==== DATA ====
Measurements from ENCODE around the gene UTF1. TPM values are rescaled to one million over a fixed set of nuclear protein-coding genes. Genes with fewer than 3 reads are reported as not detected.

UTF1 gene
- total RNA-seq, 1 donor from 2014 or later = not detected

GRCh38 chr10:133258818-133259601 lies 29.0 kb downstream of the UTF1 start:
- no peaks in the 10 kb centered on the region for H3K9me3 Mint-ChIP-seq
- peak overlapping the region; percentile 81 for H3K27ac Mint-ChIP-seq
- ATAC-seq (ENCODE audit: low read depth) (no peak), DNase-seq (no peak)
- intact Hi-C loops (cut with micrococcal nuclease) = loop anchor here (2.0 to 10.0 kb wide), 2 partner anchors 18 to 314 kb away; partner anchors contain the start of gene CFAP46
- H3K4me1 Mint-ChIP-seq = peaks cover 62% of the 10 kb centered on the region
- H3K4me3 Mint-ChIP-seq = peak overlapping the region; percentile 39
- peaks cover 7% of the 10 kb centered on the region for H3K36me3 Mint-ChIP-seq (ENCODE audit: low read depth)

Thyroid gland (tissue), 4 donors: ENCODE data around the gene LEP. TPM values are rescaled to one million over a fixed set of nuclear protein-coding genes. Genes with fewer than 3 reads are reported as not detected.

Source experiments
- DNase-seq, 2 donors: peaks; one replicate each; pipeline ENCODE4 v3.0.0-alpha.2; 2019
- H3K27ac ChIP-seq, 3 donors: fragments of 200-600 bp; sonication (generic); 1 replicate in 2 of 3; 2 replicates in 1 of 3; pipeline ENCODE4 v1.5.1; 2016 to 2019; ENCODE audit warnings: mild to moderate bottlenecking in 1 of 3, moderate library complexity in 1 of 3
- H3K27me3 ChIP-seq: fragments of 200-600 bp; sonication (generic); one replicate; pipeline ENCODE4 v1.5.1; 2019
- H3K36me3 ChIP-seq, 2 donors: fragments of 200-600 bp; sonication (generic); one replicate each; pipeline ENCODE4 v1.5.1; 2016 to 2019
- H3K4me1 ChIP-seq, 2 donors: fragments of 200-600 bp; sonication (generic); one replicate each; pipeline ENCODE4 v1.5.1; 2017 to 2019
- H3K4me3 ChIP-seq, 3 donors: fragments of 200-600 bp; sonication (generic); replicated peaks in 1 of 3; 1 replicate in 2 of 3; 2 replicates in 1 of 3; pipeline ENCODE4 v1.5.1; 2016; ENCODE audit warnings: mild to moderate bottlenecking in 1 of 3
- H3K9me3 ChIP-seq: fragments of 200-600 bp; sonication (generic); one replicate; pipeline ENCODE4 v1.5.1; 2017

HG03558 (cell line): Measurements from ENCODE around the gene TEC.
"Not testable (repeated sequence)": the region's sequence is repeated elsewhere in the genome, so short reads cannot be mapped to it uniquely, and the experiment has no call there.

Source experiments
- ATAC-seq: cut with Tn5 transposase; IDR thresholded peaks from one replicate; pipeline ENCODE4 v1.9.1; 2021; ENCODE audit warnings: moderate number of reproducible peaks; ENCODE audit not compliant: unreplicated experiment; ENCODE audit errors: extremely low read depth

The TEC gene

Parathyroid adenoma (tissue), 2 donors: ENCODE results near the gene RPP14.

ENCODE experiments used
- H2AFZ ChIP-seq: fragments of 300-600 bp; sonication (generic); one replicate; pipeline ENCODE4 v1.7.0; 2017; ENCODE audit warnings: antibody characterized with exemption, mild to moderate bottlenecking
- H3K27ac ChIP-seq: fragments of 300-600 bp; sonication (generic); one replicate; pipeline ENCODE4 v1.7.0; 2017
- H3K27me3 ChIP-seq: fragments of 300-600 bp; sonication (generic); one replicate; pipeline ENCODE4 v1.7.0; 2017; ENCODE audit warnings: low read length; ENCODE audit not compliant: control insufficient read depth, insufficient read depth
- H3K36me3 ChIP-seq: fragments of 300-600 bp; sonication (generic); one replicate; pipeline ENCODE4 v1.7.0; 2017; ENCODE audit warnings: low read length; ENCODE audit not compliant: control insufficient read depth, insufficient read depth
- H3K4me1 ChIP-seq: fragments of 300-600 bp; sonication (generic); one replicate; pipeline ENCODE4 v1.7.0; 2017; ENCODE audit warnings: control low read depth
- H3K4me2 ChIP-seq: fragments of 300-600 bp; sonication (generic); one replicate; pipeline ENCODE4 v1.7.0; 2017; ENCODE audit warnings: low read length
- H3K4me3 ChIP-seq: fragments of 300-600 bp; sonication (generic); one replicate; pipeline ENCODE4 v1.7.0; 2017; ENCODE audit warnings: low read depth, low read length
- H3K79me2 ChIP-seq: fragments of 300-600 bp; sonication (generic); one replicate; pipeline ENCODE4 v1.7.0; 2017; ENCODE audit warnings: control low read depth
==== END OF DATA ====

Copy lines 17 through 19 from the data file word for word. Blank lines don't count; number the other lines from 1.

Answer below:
- H3K36me3 ChIP-seq, 2 donors: fragments of 200-600 bp; sonication (generic); one replicate each; pipeline ENCODE4 v1.5.1; 2016 to 2019
- H3K4me1 ChIP-seq, 2 donors: fragments of 200-600 bp; sonication (generic); one replicate each; pipeline ENCODE4 v1.5.1; 2017 to 2019
- H3K4me3 ChIP-seq, 3 donors: fragments of 200-600 bp; sonication (generic); replicated peaks in 1 of 3; 1 replicate in 2 of 3; 2 replicates in 1 of 3; pipeline ENCODE4 v1.5.1; 2016; ENCODE audit warnings: mild to moderate bottlenecking in 1 of 3